If you’ve lived in Auckland or Wellington in recent years, chances are Sam Chapman has helped you have a good time. He’s one of the brains behind Wellington’s the Matterhorn and Mighty Mighty, and when he moved north, he founded Ponsonby’s Golden Dawn. Not that he wants to be known as the bar guy. His job title these days is “strategist”. He runs his own communications company, Toot Group, and works on projects as diverse as marketing ethical farming products and consulting on the Christchurch rebuild — helping to make the central city a place people actually want to live, shop and socialise in.
Chapman’s an ideas man and if you go to Semi-Permanent, you might be sitting next to him. He has become a regular at the event since moving to Auckland five years ago. It’s tricky to describe exactly what Semi-Permanent is. You could call it an art and design conference. In reality, it’s a couple of days sitting at the Aotea Centre listening to inspiring speakers talk about their fabulous careers in the creative industries.
That’s all great fun, but what makes organiser Simon Velvin really excited — and he’s a bouncy kind of person who does get very excited — is the idea of “creative collisions”. Bringing people together and making industry happen.
Chapman went to his first Semi-Permanent in 2009 looking for inspiration. He can still remember the speakers who appeared that year. They included Pentagram, an international multi-disciplinary agency, UK illustrator Kate Moross and Cleve Cameron, an advertising creative from Wellington. Chapman and Cameron got talking during a break, which led to a beer, which led to a business partnership.
“The great thing about Semi-Permanent is it provides a forum to connect with people,” says Chapman. “It’s an environment where it’s not only acceptable but it’s encouraged to talk.”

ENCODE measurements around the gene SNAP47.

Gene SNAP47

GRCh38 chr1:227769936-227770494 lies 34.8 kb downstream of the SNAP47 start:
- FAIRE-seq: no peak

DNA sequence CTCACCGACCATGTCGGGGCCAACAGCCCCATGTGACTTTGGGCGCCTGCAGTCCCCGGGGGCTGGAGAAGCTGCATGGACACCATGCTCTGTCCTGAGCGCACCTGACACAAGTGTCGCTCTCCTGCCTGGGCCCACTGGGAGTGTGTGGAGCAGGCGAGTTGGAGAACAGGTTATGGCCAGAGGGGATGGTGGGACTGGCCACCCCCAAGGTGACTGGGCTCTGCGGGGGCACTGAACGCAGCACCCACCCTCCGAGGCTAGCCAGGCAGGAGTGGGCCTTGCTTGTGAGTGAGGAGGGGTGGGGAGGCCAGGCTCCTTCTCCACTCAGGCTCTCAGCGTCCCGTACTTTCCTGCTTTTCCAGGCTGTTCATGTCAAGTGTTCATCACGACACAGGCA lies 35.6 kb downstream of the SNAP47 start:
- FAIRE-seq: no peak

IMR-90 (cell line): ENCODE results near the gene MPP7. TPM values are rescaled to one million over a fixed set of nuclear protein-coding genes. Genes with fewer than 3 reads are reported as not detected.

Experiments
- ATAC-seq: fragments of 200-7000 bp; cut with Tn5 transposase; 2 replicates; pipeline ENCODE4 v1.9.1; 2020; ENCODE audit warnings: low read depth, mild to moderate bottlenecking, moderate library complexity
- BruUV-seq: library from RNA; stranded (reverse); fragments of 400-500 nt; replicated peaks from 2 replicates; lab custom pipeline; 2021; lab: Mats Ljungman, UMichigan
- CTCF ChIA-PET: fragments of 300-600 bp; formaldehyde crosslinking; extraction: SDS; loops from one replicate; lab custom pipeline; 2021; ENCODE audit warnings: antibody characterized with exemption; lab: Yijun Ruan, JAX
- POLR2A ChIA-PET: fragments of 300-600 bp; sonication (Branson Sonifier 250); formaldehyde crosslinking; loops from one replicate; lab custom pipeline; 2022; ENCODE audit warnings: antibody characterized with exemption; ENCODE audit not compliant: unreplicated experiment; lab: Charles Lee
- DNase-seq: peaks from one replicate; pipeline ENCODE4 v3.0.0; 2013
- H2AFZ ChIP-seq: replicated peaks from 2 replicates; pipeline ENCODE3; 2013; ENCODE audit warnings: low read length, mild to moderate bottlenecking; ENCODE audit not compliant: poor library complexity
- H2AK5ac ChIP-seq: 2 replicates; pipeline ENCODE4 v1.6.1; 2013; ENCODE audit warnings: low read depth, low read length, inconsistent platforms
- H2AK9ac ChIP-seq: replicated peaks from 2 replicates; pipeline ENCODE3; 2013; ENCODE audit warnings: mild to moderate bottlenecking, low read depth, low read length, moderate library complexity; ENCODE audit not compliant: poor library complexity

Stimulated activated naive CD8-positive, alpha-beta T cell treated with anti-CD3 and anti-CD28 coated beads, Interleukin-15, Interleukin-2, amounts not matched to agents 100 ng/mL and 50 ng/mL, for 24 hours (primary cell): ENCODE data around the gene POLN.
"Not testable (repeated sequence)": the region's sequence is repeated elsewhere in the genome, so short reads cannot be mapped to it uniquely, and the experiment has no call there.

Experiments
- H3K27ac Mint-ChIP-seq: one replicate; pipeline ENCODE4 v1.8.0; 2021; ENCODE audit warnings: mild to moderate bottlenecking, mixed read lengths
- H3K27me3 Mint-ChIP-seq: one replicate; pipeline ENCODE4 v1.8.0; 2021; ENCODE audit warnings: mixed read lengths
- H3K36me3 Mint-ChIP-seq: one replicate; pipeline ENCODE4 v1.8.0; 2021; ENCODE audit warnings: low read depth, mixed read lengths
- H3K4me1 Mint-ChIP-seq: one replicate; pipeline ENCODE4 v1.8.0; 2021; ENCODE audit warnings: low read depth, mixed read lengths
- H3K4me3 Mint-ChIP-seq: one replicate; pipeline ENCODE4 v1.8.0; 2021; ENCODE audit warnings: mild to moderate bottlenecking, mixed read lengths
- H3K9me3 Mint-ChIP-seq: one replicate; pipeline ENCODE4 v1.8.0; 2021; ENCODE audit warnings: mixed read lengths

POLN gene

Kiwis tend to be a reticent bunch. Although forums for sharing ideas are increasing with initiatives such as Pecha Kucha slide nights and Creative Mornings presentation breakfasts, we’re not natural trumpet-blowers and networkers. “Seeing people actually get up and talk about and be proud about what they’ve done is really important — especially as New Zealanders,” says Chapman. He introduced himself to advertising agency Special Group after seeing them present at Semi-Permanent last year and they’ve since teamed up on business projects.
Chapman’s tip is to come to the party with your own ideas. “Conversation shouldn’t be just one way. If you’ve got something you’re inspired by and have got something to share, it’s always going to be great fertile ground for an ongoing conversation.”
And even if you’re not ready to strike up a deal at break time, hearing international speakers share the inner workings of their business and recognising a common philosophy in their approach to work can be a big boost. “We’re pretty outward looking as a nation but sometimes it can seem quite far away so it’s nice to have those people actually here, not just a talking head on a YouTube clip. And to see they may have resources and budgets working with brands that we just don’t have here. But, at the end of the day, the thinking is something that you can really identify with.”
This year’s lineup
Aaron Rose /Alleged Press / Los Angeles / Big breath now for this mega-slashie job title: artist/writer/musician/film director/curator. Annoyingly, he’s good at all of them.
Annie Sperling / art direction / Los Angeles / She makes David LaChapelle look good.
Askew / Auckland / His street art makes our city better.
Sam McIntosh / Stab publishing / Sydney / For tips on creating a smart surfing magazine that’s more sexy than stoner.
Daan Lucas, Random Studio / Amsterdam / The vague lingo “digital”, “media” and “interactive” gets a lot more exciting when you add “Amsterdam” and “dance parties”.
Darryl Ward and Matt Noonan / Curious Films / Auckland / Pictures that move. Award-winning TVCs, short films, and they bring cool films to our shores too.
Dominic Hofstede / Design Studio / Melbourne / It’s definitely not lettering. It’s “typographic craft”.
Kelly Thompson / illustrator / Melbourne / Languorous drawings of pretty gals. That’s going straight to Pinterest.
Mark Bashore / Digital Kitchen / Seattle / The big guys in making creative content for the big guys. Credits include a bunch of Emmys for the title sequences of hit shows True Blood, Dexter and Six Feet Under.
Niklas Roy / Berlin / Arty robotmaker.
March Studio / architecture / Melbourne / Ridiculously good-looking buildings.
Steve Ayson / TV commercials director / Los Angeles / Two words: ghost chips.
Michael Lugmayr / Toko / Rotterdam to Sydney / Branding. That sounds simple. It’s not.
Sandra Dieckmann / illustrator/artist / London / An injection of woodland whimsy to the whizz-bang line-up.